<sarcasm>Yeah, operator overloading really made that code a lot harder to read...</sarcasm> Operator overloading is a tool. It can be very useful, as the example above demonstrates. I don't think that the language designers should remove that power from their users just because some won't know how to use it wisely.


3. Const-correctness
This one is possibly even more infuriating than the above two points, because it makes proper encapsulation of data much more complicated (not to mention slower). Consider this class in C++ and Java:


C++:
class Body {
public:
    const Vector3f& getPosition() const {
        return position;
    }
    void setPosition(const Vector3f& pos) {
        position = pos;
    }

private:
    Vector3f position;
};

Java:
public class Body {
    public Vector3f getPosition() {
        return position;
    }
    public void setPosition(Vector3f pos) {
        position = pos;
    }
    private Vector3f position = new Vector3f();
}

What's wrong with the above example? Here, let me illustrate it with some code:

C++:
Body body;
body.getPosition().x = 5.0f; // compile error

Java:
Body body = new Body();
body.getPosition().x = 5.0f; // works

Basically, Java allows you to modify an object's private member without using its "set" method! There is no way to declare that a given object is "read-only" (final only means that the reference can't be reassigned), so you can't prevent that code from working. If you really must be sure that position can't be modified like that, then you have to change your Java class to this:

Java:
public class Body {
    public Vector3f getPosition() {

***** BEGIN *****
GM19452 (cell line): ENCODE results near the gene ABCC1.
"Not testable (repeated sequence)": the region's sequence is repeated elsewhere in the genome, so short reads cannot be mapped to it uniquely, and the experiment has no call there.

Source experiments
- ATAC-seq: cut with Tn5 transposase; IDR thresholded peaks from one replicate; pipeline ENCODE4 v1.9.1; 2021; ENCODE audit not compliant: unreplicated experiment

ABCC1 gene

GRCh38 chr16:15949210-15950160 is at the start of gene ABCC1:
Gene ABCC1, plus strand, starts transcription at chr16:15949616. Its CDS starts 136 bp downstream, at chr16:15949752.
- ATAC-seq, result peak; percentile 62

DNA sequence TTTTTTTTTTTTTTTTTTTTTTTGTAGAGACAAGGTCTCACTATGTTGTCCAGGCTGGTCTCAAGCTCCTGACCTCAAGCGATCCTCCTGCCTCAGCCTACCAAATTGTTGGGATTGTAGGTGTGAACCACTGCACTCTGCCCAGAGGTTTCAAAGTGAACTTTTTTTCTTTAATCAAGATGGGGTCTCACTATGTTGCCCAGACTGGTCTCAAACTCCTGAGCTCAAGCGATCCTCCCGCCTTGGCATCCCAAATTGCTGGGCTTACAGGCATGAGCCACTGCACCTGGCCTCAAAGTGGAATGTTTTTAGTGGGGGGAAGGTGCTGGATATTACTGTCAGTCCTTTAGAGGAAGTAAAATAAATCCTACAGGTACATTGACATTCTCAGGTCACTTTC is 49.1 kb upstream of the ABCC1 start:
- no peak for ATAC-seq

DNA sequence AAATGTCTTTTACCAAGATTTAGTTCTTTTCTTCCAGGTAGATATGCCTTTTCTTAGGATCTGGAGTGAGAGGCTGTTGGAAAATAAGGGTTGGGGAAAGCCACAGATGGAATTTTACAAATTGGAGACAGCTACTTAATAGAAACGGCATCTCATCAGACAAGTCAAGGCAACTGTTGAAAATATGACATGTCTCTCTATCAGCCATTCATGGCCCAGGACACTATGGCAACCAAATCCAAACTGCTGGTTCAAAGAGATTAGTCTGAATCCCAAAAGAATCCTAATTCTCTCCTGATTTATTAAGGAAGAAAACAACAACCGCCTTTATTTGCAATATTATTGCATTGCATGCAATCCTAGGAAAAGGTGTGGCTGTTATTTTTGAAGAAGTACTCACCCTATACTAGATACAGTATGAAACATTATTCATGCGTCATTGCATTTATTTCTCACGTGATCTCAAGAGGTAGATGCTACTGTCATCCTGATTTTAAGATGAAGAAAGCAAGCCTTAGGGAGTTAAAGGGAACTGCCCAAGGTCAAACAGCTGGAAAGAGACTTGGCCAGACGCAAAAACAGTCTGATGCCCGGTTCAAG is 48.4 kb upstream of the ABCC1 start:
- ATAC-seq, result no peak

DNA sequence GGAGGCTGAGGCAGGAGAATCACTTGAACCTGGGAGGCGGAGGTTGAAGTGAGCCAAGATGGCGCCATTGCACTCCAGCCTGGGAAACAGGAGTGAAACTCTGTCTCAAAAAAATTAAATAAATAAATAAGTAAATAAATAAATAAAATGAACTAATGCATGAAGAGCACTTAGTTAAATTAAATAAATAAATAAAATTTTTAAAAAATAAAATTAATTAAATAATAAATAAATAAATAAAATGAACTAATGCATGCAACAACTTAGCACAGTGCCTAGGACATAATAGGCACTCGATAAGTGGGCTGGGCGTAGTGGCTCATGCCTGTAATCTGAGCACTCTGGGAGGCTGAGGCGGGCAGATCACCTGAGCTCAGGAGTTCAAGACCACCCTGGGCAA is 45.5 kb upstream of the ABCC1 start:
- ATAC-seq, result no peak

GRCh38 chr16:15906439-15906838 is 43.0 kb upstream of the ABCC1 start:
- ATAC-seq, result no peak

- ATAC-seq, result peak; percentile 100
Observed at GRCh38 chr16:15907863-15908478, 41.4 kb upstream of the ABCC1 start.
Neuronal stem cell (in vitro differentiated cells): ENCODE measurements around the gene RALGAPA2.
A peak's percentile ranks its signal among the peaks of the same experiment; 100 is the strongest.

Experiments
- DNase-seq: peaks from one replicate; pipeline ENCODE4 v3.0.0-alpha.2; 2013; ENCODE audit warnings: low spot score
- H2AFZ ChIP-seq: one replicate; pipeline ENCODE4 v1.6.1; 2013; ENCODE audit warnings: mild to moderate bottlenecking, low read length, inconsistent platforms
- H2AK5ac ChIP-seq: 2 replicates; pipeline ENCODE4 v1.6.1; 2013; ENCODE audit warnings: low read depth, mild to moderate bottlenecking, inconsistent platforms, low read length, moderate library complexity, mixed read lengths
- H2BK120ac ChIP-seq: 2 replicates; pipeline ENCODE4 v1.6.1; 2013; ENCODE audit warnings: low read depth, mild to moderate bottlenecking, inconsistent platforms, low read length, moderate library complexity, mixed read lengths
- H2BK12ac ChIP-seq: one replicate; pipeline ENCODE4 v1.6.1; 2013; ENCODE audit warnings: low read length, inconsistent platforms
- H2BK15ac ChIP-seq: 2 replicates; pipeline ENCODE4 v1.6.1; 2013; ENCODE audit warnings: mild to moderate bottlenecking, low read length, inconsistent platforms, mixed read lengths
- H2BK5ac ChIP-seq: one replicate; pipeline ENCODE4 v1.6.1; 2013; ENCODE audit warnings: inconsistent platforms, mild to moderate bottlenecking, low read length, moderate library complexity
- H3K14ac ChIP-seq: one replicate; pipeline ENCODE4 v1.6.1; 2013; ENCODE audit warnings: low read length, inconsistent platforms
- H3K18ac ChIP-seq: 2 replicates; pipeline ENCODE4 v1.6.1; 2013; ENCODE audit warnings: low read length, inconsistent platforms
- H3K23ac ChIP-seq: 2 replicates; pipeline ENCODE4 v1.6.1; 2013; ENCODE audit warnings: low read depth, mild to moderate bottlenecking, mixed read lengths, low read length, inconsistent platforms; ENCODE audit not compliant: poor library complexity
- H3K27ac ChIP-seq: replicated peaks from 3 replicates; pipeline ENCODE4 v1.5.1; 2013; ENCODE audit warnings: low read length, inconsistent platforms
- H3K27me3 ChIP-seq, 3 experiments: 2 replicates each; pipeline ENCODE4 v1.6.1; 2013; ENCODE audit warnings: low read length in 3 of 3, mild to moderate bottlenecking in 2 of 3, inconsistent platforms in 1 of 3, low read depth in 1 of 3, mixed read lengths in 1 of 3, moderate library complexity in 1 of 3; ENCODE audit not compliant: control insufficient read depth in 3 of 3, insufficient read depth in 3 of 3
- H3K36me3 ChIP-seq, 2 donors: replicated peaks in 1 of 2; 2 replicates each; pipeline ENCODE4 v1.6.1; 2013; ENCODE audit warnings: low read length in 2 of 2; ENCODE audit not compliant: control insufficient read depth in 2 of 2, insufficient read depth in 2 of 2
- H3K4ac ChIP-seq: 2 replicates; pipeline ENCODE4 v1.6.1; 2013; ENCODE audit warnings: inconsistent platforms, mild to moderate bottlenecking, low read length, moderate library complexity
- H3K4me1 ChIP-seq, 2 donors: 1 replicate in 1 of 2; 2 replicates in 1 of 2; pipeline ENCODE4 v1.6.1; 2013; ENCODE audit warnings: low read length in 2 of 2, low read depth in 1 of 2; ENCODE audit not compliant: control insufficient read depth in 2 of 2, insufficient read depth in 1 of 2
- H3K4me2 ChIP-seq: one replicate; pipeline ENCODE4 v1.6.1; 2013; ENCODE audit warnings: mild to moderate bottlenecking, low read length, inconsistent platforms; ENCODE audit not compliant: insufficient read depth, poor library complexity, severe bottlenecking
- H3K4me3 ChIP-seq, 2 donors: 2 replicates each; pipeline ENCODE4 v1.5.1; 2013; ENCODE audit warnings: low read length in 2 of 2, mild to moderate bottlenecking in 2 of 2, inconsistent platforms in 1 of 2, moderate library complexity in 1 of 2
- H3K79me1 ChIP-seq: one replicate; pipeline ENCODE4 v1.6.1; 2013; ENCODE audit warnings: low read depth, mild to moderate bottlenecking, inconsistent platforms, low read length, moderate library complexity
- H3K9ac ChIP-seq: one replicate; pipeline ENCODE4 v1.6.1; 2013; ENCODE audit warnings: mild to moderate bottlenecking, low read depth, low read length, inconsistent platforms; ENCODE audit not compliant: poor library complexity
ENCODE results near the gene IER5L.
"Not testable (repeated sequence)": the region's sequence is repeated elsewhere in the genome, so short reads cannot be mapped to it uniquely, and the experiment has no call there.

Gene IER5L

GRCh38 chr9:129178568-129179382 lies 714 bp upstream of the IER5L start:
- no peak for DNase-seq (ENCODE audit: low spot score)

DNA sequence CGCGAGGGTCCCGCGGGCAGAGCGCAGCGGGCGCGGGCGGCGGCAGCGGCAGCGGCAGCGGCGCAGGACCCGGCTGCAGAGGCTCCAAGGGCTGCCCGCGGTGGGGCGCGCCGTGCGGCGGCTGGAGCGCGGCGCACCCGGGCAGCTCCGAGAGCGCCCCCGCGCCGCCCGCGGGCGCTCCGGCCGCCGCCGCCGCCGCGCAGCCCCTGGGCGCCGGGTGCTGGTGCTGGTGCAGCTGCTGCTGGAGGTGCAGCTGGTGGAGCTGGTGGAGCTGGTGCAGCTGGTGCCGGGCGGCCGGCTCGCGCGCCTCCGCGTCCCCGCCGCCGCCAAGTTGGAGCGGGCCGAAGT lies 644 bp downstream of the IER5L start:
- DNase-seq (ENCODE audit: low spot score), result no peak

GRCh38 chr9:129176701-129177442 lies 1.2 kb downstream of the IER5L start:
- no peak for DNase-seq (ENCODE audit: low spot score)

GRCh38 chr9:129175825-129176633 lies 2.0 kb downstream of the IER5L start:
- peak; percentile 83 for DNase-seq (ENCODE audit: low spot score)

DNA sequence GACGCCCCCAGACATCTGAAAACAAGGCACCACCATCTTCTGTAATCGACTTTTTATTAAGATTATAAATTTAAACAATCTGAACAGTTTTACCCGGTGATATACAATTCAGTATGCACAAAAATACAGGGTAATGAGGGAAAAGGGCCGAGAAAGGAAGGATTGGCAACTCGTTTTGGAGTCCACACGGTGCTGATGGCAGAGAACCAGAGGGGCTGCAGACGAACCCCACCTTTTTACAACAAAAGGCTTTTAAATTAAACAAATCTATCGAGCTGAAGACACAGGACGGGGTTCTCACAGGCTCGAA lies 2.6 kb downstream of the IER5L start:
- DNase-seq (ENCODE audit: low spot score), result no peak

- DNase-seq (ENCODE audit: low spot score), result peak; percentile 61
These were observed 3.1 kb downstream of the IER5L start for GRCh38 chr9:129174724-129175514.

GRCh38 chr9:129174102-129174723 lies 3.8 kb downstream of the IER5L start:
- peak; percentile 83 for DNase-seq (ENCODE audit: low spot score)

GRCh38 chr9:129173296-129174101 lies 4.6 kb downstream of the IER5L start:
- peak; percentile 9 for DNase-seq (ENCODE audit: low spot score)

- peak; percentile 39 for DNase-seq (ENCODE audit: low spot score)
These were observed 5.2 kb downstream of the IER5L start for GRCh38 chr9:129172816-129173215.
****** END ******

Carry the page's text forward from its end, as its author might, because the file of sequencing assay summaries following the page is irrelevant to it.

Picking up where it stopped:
return (Vector3f)position.clone();
    }
    public void setPosition(Vector3f pos) {
        position = (Vector3f)pos.clone();
    }
    private Vector3f position = new Vector3f();
}

In other words, you're now returning a full copy of the object. There are two major problems with this: First, the previous code STILL COMPILES. Since the user will have no way to tell if he's getting the actual position or a copy of it (unless he enters the original source or look in the documentation), he might try to modify the position that he got, and then be surprised that it doesn't work. The second problem is that returning an entire copy might be SLOW. What if, instead of a vector, it was an image? And what if it was accessed many times per second? This could quickly become impossibly slow. Java offers no solution for this problem.

(In case you're wondering, I also had to add a clone() to the set method, because otherwise the caller might call the set method, but keep the reference that it passed to it and modify it later.)


Conclusion
While many programs don't suffer from those problems much, there are certain applications that become a true nightmare to write and maintain - physics simulations or anything to do with vectorial math are the obvious example (that's why I kept using "Vector3f" classes above). If Java is supposed to be a cleaner and easier version of C++, then why is it that writing that sort of code in Java is much harder and much less robust?